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  • Dan FitzPatrick

In the Beginning ...


Another brutally hot summer day, and Logan and I were spending time under the large shade trees in our yard that had grown so big that they were causing problems for the garden that the eldest male human in our family has spent so much time and effort on. Logan was napping; I could hear the soft rumble of his snoring. I was just looking around, soaking up all the sights and smells that were both familiar and exciting, all at the same time. Life is good, I thought.


“Logan,” I asked, "how did all this come about?”


“Wha .. what?” Logan responded, startled out of his sleep by my question. “Oh, Cadbury, is that mind of yours racing again? Am I never to get any sleep with you around?”


“I was just wondering how everything around us came to be. It is all really good, and I am curious” I said.


“Oh, all right,” Logan said, rising up and shaking the sleep out of himself like he had just come out of the water. “You remember when our Yellow Labrador friend Kilian came to visit us a few weeks back? He lives with the male human who dresses all in black with a square of white cloth at the neck and works in a big stone building where people come to sing and hear him speak? While you were off galivanting by yourself that day, chasing butterflies or whatnot, he and I had a long conversation on just this point.”


“It seems some humans believe that everything was created out of nothing by a superior being or force. They disagree over how long that took – either immediately or over a few days – but they all agree that nature is wondrously coordinated to work perfectly to sustain life and that every creature, element and condition (like the weather) has an interdependent role to play in helping make everything work together so seamlessly.”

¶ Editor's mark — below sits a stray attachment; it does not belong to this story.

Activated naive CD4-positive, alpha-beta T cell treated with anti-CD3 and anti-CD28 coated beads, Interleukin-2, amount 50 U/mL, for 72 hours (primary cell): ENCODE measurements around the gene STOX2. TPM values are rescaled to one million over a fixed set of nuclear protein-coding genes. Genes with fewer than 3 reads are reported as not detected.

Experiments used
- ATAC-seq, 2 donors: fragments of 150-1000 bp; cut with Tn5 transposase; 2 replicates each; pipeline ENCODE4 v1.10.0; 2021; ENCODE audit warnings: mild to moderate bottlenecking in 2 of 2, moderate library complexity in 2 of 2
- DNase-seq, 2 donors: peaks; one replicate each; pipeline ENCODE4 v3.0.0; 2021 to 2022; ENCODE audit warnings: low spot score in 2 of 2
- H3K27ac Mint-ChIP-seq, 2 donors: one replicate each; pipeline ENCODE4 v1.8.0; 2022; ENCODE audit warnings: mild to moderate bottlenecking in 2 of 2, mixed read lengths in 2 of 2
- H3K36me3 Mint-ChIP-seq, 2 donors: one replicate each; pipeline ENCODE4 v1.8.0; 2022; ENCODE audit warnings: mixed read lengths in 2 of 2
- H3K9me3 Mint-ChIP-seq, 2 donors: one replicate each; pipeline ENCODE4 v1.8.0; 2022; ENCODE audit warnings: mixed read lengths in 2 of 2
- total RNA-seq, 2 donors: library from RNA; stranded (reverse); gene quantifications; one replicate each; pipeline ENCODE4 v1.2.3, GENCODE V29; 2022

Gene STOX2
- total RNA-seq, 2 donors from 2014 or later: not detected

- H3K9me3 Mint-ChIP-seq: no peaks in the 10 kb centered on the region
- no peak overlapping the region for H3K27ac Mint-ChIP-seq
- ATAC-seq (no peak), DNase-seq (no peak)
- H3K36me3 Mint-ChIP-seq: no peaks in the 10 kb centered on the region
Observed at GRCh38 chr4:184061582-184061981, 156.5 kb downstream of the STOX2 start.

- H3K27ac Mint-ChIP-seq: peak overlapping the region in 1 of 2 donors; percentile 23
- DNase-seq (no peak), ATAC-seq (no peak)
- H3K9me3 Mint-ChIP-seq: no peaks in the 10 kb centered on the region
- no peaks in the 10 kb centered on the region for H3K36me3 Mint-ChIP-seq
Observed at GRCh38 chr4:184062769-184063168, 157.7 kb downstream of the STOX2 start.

“Not all humans believe that everything was created all at once, or that there was any particular force, intelligent or not, behind it; some believe everything created itself or that a series of random actions worked over time to create the complex existence we now enjoy. Kilian says everyone is entitled to their individual opinions, and I agree with him.”


“Humans pride themselves in being rational, to the point where they believe that they can figure out and understand everything. The flip side of that belief is that some feel that if they cannot figure out or understand something, then it is not real, it cannot exist, and that anyone who believes in something that cannot be logically proven or experienced directly with the senses must be foolish, misguided or superstitious.”


“Humans place their claim to superiority over all other animals on what they refer to as the uniqueness of their “self-awareness,” which they define as the conscious knowledge of one’s own character, feelings, motives and desires (how surprised they would be if they knew how many other animals – including dogs – possess this “unique” capability!). It is amazing to me how creatures who claim to be so self-aware can be so oblivious to the fact that they are dependent on the reality of the physical world around them, which they obviously could not have made by themselves. Perhaps it is a result of the self-focus and self-obsession that can come with pride, a conviction that nothing has meaning or value outside of self.”


“Kilian shared a quote with me from a human named Lewis. It goes like this (I hope I get it right): ‘If the whole universe has no meaning, we should never have found out that it has no meaning; just as, if there were no light in the universe and thus no creatures with eyes, we should never know it was dark. Dark would be without meaning.’”


“So, there, you asked a deep question, and I gave you an equally deep response to ponder over. I don’t know who is right with respect to the creation of the universe. I do know, however, that it appears to me to be a wonderful creation, and I am very happy indeed to enjoy it. I offer my most sincere thanks to whoever or whatever is responsible, and if the answer is no one and nothing, then I thank everything. You now have a nice little conundrum to noodle over, which should take you at least until dinner time. I am now going to leave you with your weighty matters and resume my delightful nap.”

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